• When we eat carbohydrates or sugars, the plaque on our teeth munch on them as well and produce an acidic by-product.  This acid lowers the pH in our mouth.
  • If the pH drops below 5.5, our teeth start dissolving.

What Happened In the Above Stephen Curve

The Stephen Curve above shows a 24 hour period for someone who ate or drank five times:

  • 7 AM – Breakfast
  • 12 PM – Lunch
  • 2 PM – Soda Pop – Luckily it was just root beer.  Had it been a much more acidic soda, the line on the graph could have gone down to a pH below 3.
  • 6 PM – Dinner
  • 9 PM – Oreo cookies – This person started snacking on cookies at 9 PM.  Finally, at 9:30 PM, they stopped eating the cookies and gave their saliva a chance to rinse away all of the sugar and neutralize the acid in their mouth.

In total, this person allowed his teeth to dissolve for two hours during the day.  That still gave him 22 hours where his saliva could repair the damage that was done.  There thousands of things that could have happened to affect this Stephan curve.  What if, instead of eating ten Oreos from 9-9:30 had eaten one Oreo every hour from noon until 10 PM.  He would have created ten different episodes where his teeth were dissolving.  If he kept that up, he’d soon be visiting the dentist to take care of some cavities!

Your Stephan Curve Is Different

Your Stephan curve probably looks similar to the one above, but it is probably slightly different.  The way your Stephan curve looks depends on many factors such as:

1 – How often you eat during the day.  Each time you eat fermentable carbohydrates, your pH can drop into the area where teeth start dissolving.  If you eat enough times during the day, you’ll start to permanently destroy part of your tooth.  This is called a cavity.

2 – Type of foods you eat.  If you snack on foods that are healthy for your teeth, you are much less likely to dissolve your teeth by creating an acidic environment in your mouth.  For example, if you were to eat some cheese, the probably wouldn’t drop much below 7, giving your teeth something to smile about!  If you drink Coca-Cola, which is a very acidic drink, you will immediately drop the pH in your mouth and it will stay down there due to the sugar in Coke.

3 – Consistency of food.  If you drink some fruit punch, your saliva can quickly rinse the sugar away and return the pH of your mouth to normal.  However, if you eat Oreo cookies, it will take longer because the Oreos can get stuck up in the grooves on the chewing surface of your teeth.  As long as the Oreo stays stuck in your teeth, it will be feeding the bacteria and they’ll create acid that will dissolve your teeth.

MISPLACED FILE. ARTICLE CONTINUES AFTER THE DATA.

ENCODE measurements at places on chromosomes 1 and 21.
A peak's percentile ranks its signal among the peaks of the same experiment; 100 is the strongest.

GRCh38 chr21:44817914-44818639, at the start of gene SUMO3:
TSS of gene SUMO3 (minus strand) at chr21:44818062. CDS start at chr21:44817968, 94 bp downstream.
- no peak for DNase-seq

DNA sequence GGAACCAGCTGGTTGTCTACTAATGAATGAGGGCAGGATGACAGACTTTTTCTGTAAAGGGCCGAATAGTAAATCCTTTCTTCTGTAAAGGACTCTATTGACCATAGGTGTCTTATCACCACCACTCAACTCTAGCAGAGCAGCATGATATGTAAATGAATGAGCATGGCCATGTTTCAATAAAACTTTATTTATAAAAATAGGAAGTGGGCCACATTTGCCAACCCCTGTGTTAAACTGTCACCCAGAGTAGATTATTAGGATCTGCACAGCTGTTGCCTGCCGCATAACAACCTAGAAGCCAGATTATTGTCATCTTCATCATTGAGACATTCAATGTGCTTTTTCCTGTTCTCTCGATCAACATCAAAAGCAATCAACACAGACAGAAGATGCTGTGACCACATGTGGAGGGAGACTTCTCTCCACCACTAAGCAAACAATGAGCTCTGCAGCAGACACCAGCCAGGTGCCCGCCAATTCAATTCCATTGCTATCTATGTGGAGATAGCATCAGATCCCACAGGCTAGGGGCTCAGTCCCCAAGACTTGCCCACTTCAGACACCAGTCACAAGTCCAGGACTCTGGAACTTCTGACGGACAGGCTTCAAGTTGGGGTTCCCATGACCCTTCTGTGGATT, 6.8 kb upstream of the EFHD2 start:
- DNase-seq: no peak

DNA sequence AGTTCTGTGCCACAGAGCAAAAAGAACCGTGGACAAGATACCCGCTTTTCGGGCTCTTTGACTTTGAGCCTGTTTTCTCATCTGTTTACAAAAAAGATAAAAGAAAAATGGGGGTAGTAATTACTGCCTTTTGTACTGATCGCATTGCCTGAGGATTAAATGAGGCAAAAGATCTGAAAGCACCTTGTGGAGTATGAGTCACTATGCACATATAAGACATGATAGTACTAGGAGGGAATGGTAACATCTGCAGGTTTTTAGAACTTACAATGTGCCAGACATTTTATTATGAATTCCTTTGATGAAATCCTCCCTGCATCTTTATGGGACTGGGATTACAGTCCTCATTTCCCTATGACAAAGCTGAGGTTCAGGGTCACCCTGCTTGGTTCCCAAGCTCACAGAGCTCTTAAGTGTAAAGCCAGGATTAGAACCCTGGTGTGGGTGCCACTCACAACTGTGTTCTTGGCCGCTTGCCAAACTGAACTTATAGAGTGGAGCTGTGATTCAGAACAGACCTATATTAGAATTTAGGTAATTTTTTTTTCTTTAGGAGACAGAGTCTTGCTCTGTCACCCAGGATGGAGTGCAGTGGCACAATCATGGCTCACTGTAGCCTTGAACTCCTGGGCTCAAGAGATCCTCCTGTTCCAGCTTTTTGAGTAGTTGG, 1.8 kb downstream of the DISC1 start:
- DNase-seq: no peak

4 – Your oral hygiene.  If you never brush, the bacteria can create a thick layer of plaque on your teeth.  Since it’s hard for your saliva to neutralize acid through a thick layer of plaque, you’ll spend a lot more time below a pH of 5.5 if you don’t brush your teeth everyday to remove the plaque.

5 – How much saliva you have.  If you don’t have much saliva, the sugar will stick around in your mouth longer because it won’t get rinsed away.  People with dry mouth get more cavities for this one reason.  If you find that your mouth is dry all of the time, here’s some things that may be causing your dry mouth.


Every time you eat something with fermentable carbohydrates, you feed the bacteria in your mouth.  This causes them to produce acid which dissolves your teeth.  Eventually, your body can restore order to your mouth by rinsing away the acid with saliva.  After the acid is rinsed away, your saliva repairs your teeth.  However, if you keep dropping the pH below 5.5, your saliva might not have enough time to repair your teeth and you could get a cavity.  The Stephan Curve is simply a graph that illustrates the pH in your mouth.

If you have any questions or comments, please leave them below in the comments.  Also, if you know anything about the history of the Stephan Curve or who Stephan is, let me know.  I have tried to learn about the history of the Stephan curve, but I remain clueless.  Thanks for reading!

Do Fibrous Foods Clean Teeth?
©Mama Mia/Shutterstock.com

The internet is filled with what I like to call “Dental Pollution.” There are a lot of half-truths and myths about oral health. One of the reasons that I started Oral Answers was to provide facts and truths about dentistry to those that have unanswered questions about their oral and dental health.

Apples - Can they Clean Your Teeth?To dispel these myths, I have created a tag on this blog called Dental Myths.  Every time I set the record straight on a dental myth, I will apply the Dental Myths tag so you can easily find these myth-busting articles.

A common dental myth is that fibrous foods like apples, celery, carrots, lettuce, peppers, and many other raw foods can clean your teeth.

This belief has caused more than a few people, I’m sure, to rationalize their lack of oral hygiene, saying that they can simply “eat their way to cleaner teeth.”

The truth of the matter is that fibrous foods do not clean teeth.

Fibrous Foods Do Not Clean Teeth

In the book, Essentials of Dental Caries by Kidd it states the following about the effect fibrous foods have on teeth:

Health foods are very fashionable nowadays; it has been suggested that fibrous foods such as apples and carrots ‘clean’ teeth, thus removing plaque and preventing caries.  Although fibrous foods are preferable to a sucrose snack, there is no evidence that they can ‘clean’ the teeth.

Fibrous foods simply can’t do the same hard work that the bristles on your toothbrush do every day.

Fibrous Foods Are Good for You

This doesn’t mean that fibrous foods aren’t good for you.  They are great for your body (especially your digestive system), and good for your teeth.  Think about it — if your choice is between an apple, or an apple-flavored Jolly Rancher,  then definitely pick the apple!


As beneficial as fibrous foods are for you, they cannot actually clean your teeth; the only thing at your house that can do that is your toothbrush and some dental floss!